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Fair Trade for Teachers

Transferability of Teacher Qualifications in the Commonwealth

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International teacher migration poses a wide range of challenges to the recognition and transferability of teacher qualifications across borders. Of primary concern is ensuring that highly trained teachers are able to move freely between countries without their professional qualifications and skills being discounted.



This study aims to enhance recognition of teacher qualifications across borders and between the member countries of the Commonwealth. The comparability table developed for the study enables clear analysis of primary and secondary teacher qualifications offered in 35 Commonwealth countries, in an accessible and easy-to-read format. Country-by-country comparability tables are included as an annex to the study, and are also available separately (Commonwealth Teacher Qualifications Comparability Table; February 2010; 80pp; £10.00; ISBN 978-1-84929-015-9).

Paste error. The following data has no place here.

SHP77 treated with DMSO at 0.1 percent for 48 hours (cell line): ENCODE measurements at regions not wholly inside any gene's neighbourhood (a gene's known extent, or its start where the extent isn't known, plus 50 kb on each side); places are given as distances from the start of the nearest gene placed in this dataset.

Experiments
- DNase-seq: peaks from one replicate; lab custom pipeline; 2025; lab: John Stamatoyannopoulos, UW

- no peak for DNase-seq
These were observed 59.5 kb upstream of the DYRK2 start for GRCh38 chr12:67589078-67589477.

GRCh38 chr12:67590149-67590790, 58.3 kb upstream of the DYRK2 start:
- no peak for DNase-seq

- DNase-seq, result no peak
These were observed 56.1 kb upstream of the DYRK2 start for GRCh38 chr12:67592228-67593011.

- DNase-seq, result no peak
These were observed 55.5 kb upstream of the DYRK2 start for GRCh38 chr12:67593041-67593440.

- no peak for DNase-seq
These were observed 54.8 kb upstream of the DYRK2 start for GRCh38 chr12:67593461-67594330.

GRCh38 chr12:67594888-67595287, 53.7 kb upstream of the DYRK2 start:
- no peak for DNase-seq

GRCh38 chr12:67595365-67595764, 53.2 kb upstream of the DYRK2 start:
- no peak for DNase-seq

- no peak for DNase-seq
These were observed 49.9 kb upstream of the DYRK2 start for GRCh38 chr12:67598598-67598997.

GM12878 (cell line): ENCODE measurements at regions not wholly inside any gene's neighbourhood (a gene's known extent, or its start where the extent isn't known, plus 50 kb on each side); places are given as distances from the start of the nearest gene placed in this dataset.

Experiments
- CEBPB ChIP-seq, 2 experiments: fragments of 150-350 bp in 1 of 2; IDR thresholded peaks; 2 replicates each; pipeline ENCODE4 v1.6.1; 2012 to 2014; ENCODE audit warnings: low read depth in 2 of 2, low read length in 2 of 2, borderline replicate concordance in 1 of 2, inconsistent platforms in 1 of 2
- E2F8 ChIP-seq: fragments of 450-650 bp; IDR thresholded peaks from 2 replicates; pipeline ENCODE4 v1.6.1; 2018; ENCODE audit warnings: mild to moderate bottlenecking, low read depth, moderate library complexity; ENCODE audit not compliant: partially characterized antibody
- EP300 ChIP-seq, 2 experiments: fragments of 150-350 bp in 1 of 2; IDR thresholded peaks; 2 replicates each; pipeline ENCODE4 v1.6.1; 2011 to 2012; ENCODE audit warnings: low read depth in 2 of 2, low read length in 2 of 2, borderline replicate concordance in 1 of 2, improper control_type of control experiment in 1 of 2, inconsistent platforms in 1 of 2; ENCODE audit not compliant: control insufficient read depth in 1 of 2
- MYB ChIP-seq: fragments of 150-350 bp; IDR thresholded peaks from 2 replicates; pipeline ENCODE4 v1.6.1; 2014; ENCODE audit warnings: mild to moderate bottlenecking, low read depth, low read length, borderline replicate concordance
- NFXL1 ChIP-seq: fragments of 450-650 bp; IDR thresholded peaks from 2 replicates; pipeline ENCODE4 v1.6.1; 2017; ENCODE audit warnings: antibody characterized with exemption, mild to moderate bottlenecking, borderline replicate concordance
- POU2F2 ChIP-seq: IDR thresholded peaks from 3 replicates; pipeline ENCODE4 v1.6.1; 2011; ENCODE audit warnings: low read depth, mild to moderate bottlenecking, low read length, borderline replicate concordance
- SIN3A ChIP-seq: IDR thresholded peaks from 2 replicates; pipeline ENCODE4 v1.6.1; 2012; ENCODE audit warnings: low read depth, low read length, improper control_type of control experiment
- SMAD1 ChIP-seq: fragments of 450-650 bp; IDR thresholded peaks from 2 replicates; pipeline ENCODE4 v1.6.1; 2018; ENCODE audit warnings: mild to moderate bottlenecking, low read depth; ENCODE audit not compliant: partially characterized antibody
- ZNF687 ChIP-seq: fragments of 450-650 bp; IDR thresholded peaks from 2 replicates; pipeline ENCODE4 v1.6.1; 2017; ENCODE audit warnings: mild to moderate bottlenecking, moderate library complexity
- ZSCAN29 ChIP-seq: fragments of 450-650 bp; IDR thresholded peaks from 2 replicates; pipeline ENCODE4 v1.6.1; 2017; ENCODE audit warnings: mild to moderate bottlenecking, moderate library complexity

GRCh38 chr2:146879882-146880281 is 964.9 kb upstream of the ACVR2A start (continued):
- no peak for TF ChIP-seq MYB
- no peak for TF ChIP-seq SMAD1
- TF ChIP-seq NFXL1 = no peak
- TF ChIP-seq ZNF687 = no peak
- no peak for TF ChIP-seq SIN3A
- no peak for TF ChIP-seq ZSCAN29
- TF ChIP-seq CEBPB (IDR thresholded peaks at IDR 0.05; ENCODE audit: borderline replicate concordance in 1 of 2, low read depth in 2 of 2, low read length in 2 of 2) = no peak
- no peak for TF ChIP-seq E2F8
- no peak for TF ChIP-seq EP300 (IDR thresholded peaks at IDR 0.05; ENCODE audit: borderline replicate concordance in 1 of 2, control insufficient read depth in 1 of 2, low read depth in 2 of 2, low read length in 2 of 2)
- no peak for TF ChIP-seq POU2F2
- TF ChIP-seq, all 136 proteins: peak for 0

The study was prepared for the Commonwealth Secretariat by the South African Qualifications Authority.



Please note that Fair Trade for Teachers includes a copy of the Commonwealth Teacher Qualifications Comparability Table as an insert in the back pocket of the main book.

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Introduction and Background

The challenges associated with the recognition and transferability of teacher qualifications across the Commonwealth are not new, and remain closely interrelated with the increased migration of skilled professionals internationally. For many years significant efforts in the Commonwealth have focused on addressing the skewed nature of teacher migration, mainly from developing countries (such as South Africa, Jamaica and India) to more developed countries (including United Kingdom, Australia and Canada), and finding ways in which this brain drain could be limited, and even reversed (see for example UNESCO 2006, ILO and UNESCO 2006, Miller 2007, Edwards and Spreen 2007, Ochs 2007, McNamara et al., 2007, Bertram et al., 2007, and Degazon-Johnson 2007). An area that has received less attention, probably for good reason as it can easily be seen to contribute to teacher migration, is the limited recognition of the qualifications and experience of teachers from sending countries (usually developing countries) working in receiving countries (often, but not always, more developed countries).

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